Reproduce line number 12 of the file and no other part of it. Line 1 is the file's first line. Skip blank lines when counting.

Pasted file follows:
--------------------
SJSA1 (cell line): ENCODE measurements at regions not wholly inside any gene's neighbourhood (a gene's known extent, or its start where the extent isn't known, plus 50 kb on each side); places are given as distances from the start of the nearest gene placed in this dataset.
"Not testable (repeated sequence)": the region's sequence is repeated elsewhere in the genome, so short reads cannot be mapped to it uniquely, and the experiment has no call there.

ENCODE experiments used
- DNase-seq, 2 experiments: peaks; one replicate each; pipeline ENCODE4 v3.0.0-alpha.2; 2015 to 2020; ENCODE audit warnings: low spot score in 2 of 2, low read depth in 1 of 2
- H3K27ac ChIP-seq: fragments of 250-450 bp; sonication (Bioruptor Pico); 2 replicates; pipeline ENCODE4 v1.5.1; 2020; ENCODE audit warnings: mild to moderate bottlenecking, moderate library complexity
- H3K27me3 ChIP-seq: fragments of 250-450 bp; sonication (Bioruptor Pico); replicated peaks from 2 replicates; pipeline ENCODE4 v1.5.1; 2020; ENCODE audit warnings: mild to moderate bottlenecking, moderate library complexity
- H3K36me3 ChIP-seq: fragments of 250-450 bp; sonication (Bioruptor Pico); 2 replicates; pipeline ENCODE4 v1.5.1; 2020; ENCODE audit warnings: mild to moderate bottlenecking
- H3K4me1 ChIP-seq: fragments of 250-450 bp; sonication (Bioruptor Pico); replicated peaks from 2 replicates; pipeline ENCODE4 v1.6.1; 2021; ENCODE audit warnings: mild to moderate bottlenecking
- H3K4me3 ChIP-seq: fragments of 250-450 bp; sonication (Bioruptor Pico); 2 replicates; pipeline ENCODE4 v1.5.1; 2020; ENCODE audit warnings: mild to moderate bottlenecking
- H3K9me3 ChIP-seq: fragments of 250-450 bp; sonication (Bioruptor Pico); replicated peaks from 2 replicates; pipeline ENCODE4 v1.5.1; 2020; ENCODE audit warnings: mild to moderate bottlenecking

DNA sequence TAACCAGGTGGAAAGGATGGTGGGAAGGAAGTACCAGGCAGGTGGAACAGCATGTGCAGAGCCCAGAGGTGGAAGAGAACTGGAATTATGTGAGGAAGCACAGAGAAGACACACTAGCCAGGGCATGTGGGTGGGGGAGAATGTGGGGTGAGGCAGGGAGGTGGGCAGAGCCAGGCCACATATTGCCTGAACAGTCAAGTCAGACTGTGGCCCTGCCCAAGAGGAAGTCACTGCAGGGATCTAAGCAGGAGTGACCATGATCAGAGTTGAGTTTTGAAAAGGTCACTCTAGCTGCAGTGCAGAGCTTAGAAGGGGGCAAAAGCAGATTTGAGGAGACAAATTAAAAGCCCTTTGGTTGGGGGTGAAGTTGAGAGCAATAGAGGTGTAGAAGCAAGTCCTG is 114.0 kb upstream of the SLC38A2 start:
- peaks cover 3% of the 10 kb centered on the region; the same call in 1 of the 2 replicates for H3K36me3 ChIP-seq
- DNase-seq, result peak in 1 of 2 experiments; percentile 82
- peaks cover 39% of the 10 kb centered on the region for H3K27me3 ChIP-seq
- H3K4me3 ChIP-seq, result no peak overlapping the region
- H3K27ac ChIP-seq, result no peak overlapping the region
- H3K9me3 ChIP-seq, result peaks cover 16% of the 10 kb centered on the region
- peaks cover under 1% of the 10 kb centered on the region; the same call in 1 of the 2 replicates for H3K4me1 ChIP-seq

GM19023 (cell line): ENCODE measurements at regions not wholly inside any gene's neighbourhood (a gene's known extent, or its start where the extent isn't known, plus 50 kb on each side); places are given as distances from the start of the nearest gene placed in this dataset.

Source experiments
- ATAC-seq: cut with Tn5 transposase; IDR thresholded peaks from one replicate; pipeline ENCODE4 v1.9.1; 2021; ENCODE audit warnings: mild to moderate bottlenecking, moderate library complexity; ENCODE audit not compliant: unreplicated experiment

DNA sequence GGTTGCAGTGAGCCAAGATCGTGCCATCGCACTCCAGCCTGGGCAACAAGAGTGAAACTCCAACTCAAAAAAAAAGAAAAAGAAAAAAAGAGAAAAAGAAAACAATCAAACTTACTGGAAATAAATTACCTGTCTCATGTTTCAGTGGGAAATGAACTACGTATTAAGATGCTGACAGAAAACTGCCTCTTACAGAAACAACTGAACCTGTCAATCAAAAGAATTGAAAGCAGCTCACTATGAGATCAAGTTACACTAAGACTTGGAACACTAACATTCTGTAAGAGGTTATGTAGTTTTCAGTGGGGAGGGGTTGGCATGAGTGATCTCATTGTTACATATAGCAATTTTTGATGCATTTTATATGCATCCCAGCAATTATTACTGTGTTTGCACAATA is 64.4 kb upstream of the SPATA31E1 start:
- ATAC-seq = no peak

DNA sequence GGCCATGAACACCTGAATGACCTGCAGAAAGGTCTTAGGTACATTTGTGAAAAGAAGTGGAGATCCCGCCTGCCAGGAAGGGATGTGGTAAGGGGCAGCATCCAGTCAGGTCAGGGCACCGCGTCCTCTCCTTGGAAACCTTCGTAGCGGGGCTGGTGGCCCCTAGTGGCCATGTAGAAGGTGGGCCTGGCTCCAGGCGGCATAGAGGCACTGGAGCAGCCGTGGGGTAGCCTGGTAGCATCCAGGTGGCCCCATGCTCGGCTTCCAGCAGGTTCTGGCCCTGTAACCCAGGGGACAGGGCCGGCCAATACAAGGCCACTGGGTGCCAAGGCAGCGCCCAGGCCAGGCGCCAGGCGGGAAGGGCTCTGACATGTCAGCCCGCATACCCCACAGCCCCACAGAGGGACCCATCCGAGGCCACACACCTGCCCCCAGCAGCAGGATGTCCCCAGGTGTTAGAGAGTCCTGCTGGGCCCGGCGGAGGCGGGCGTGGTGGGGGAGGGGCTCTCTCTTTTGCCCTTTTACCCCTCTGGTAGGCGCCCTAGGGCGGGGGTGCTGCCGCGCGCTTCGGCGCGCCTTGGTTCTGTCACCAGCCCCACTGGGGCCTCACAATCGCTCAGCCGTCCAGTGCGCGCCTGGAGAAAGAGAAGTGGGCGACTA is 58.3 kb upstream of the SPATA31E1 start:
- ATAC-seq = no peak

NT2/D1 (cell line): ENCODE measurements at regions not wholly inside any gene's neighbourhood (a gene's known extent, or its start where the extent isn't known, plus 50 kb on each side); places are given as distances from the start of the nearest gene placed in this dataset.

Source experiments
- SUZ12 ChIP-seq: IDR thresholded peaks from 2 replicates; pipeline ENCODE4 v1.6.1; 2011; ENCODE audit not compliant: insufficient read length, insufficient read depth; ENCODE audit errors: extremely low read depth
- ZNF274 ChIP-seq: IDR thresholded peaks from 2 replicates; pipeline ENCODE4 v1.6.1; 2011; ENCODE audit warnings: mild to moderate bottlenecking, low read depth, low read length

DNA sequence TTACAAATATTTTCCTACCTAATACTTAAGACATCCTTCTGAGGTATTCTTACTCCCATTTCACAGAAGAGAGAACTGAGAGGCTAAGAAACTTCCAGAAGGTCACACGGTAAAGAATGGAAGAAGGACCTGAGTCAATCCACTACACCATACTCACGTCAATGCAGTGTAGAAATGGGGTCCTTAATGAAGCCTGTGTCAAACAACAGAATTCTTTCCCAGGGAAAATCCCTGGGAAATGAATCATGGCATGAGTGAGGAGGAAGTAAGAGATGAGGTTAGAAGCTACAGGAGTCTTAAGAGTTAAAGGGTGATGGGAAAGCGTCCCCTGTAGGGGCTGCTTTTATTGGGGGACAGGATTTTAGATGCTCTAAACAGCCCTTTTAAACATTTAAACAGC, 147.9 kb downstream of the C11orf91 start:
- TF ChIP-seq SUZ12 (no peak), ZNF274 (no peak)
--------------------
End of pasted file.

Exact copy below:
- peaks cover 3% of the 10 kb centered on the region; the same call in 1 of the 2 replicates for H3K36me3 ChIP-seq